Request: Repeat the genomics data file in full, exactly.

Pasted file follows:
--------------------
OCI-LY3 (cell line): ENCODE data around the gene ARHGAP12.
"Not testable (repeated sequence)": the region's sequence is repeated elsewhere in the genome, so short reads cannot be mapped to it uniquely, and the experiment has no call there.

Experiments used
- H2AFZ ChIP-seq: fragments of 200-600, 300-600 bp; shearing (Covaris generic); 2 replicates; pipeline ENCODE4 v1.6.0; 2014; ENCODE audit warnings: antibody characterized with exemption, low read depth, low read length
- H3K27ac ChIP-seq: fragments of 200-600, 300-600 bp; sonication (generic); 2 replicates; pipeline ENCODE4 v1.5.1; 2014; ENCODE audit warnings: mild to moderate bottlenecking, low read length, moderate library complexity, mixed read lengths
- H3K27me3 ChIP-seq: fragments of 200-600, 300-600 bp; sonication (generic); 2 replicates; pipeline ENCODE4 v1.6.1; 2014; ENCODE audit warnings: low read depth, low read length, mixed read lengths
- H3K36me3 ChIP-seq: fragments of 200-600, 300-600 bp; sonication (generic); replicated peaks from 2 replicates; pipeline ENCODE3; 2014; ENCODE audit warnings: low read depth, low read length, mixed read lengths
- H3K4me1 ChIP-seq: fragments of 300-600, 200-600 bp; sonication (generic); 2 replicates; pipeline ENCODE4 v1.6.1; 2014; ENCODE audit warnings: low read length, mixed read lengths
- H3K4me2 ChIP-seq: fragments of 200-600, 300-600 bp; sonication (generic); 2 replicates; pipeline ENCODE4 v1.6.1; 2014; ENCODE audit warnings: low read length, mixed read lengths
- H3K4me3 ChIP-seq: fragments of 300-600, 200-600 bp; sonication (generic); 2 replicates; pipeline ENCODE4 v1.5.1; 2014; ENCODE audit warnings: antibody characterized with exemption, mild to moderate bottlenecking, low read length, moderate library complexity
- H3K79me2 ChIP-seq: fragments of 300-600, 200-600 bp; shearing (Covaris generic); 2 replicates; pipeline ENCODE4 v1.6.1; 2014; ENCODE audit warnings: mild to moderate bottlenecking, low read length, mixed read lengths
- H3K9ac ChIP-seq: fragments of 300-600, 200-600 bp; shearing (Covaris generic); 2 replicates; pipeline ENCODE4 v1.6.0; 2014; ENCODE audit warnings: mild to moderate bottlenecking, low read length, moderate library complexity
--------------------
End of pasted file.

OCI-LY3 (cell line): ENCODE data around the gene ARHGAP12.
"Not testable (repeated sequence)": the region's sequence is repeated elsewhere in the genome, so short reads cannot be mapped to it uniquely, and the experiment has no call there.

Experiments used
- H2AFZ ChIP-seq: fragments of 200-600, 300-600 bp; shearing (Covaris generic); 2 replicates; pipeline ENCODE4 v1.6.0; 2014; ENCODE audit warnings: antibody characterized with exemption, low read depth, low read length
- H3K27ac ChIP-seq: fragments of 200-600, 300-600 bp; sonication (generic); 2 replicates; pipeline ENCODE4 v1.5.1; 2014; ENCODE audit warnings: mild to moderate bottlenecking, low read length, moderate library complexity, mixed read lengths
- H3K27me3 ChIP-seq: fragments of 200-600, 300-600 bp; sonication (generic); 2 replicates; pipeline ENCODE4 v1.6.1; 2014; ENCODE audit warnings: low read depth, low read length, mixed read lengths
- H3K36me3 ChIP-seq: fragments of 200-600, 300-600 bp; sonication (generic); replicated peaks from 2 replicates; pipeline ENCODE3; 2014; ENCODE audit warnings: low read depth, low read length, mixed read lengths
- H3K4me1 ChIP-seq: fragments of 300-600, 200-600 bp; sonication (generic); 2 replicates; pipeline ENCODE4 v1.6.1; 2014; ENCODE audit warnings: low read length, mixed read lengths
- H3K4me2 ChIP-seq: fragments of 200-600, 300-600 bp; sonication (generic); 2 replicates; pipeline ENCODE4 v1.6.1; 2014; ENCODE audit warnings: low read length, mixed read lengths
- H3K4me3 ChIP-seq: fragments of 300-600, 200-600 bp; sonication (generic); 2 replicates; pipeline ENCODE4 v1.5.1; 2014; ENCODE audit warnings: antibody characterized with exemption, mild to moderate bottlenecking, low read length, moderate library complexity
- H3K79me2 ChIP-seq: fragments of 300-600, 200-600 bp; shearing (Covaris generic); 2 replicates; pipeline ENCODE4 v1.6.1; 2014; ENCODE audit warnings: mild to moderate bottlenecking, low read length, mixed read lengths
- H3K9ac ChIP-seq: fragments of 300-600, 200-600 bp; shearing (Covaris generic); 2 replicates; pipeline ENCODE4 v1.6.0; 2014; ENCODE audit warnings: mild to moderate bottlenecking, low read length, moderate library complexity